Skeletal Morphing allows for the skeleton of a character to be morphed into a new shape. It must be setup by artists in a 3D Modeller, and then HeroEngine will automatically re-map animations as needed, to adjust to the proper proportion for that skeleton.
Essentially, if the body morphs in a way that changes limb proportions, then the underlying skeleton that drives the character must have an equivalent morph target as well. For body morphs that are minor, this isn't strictly necessary, but the more extreme changes will need them. For example, if you have a body morph that is dwarf-sized with dwarf proportions, this would clearly be quite different than the mean (average) body shape. On the other hand, a morph that adjusts the flabbiness of the stomach doesn't need a new skeleton.
By morphing the skeleton, animations will be remapped to the new proportions by HeroEngine automatically.
Skeletal morphing simply changes the position (and thus length) of bones in a skeleton, not the topology. You cannot add or remove bones in this manner. Further, you will still want to maintain the basic shape and posture of the character to some degree, or your animations will not play back as you expect.
|Note: Before you get started, make sure you're using body morphing and that at least one of your body morphs changes the proportions of your character. If you don't meet both of these criteria, you don't need skeletal morphing.|
Skeletal morphing is relatively straightforward to set up. First, create a base body statistic for the character. For details on this, first see Base Statistic Initial Setup.
- In your 3D modeller, open the version of the full-body mesh thn-changing control). Make the skeleton fit this mesh without changing the number or parenting of the bones. Export the reshaped skeleton (as you do for dynamic characters).
- Add a SkeletalMorph line to the character's .dyc file. Pick a name to refer to this skeleton (from this point on, we'll refer to it as MorphName). Fill in your path to the skeleton, like so:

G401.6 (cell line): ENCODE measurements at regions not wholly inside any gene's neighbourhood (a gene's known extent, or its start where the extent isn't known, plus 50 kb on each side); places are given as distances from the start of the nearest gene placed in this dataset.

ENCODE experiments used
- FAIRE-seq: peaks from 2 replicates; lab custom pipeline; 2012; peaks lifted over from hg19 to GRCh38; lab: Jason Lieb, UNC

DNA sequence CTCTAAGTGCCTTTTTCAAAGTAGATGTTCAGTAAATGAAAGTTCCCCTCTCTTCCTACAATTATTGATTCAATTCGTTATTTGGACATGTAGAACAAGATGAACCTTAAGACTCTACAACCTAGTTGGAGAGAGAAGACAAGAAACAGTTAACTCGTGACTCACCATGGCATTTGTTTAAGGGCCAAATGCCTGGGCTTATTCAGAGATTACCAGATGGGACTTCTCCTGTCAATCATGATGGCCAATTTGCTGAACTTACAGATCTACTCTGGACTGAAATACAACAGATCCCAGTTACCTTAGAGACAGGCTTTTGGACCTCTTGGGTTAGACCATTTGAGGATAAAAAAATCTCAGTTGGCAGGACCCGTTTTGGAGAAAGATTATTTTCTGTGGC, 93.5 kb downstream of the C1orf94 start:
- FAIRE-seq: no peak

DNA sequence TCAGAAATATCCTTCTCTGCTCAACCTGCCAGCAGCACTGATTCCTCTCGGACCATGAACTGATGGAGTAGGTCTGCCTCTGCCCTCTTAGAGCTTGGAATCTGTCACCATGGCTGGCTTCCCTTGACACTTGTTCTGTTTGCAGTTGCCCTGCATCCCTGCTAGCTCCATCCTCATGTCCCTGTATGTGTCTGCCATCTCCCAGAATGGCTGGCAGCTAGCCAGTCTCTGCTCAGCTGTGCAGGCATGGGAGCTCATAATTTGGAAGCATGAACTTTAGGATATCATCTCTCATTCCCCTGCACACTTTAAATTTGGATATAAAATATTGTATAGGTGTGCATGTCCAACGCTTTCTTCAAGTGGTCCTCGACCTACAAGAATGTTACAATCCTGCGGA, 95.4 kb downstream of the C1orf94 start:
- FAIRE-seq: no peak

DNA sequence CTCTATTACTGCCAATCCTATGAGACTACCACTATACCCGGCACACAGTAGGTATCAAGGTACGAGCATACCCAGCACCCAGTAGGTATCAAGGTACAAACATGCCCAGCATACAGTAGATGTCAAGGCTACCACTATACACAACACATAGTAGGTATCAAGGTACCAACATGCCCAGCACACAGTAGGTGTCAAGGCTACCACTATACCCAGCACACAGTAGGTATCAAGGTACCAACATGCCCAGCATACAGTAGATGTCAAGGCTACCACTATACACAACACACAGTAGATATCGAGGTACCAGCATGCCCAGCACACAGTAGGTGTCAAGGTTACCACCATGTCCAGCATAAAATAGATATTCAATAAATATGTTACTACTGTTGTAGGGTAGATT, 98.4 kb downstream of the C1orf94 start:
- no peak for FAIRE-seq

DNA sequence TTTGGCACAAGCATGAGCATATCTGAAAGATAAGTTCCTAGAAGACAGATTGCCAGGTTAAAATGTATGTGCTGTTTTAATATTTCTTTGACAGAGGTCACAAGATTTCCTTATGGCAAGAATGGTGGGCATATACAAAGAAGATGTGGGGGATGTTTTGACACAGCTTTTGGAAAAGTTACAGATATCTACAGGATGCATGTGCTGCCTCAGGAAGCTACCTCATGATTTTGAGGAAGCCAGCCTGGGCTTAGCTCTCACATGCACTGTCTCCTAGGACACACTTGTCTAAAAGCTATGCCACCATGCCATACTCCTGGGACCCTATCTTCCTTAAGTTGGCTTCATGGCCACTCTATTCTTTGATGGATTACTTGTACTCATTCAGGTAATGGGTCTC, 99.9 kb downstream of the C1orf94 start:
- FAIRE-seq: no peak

- If this is your first skeletal morph for this character, add a MorphName to the base skeleton (Skeleton property), too.
Skeleton[Human]=BaseSkeleton.gr2, where Human is the MorphName for the base version of the character.
skeleton:MorphNamesomewhere in the keyword for your new MorphName control in facegen.dat.
At this point, the engine knows all about the skeletons you've specified; however, every character you create will have the default blend weights of 100% for the base skeleton (the one specified with the Skeleton property) and 0% for every other skeleton (the ones specified by the SkeletalMorph property) until you (or a user) change them. See the next section for details on how to do that.
Normally, skeletal morph data is loaded from the server via the SkeletonBlendCollection field on the _CharacterAppearance class, and then automatically applied to client-side characters. You can change a character's current skeletal morph values through HSL and then propagate those changes up to the server when you're done. Here's how:
GetBodyRaces()to get the names of all of the skeletons that can be blended.
- (Optional) For each of the names returned in the last step, call
GetBodyRaceBlend()to get the current blend weight for the given skeleton.
SetBodyRaceBlends()if setting blend weights for multiple skeletons at once) to set new blend weights for the skeleton(s) of your choice. Only use
SetBodyRaceBlend()if you need to set one and only one skeleton blend; otherwise, use
SetBodyRaceBlends(), as it's much more optimal.
Tip: In general, you'll want all of your skeleton blend weights to sum to 1.0 for a pleasing looking character. SetBodyRaceBlend() will take care of this for you, but you'll need to do it manually when using SetBodyRaceBlends(). You may want to experiment and see what effects you get by having weights that sum to some other number.
SendModelUpdate()to apply the skeletal morph changes on the server, if applicable.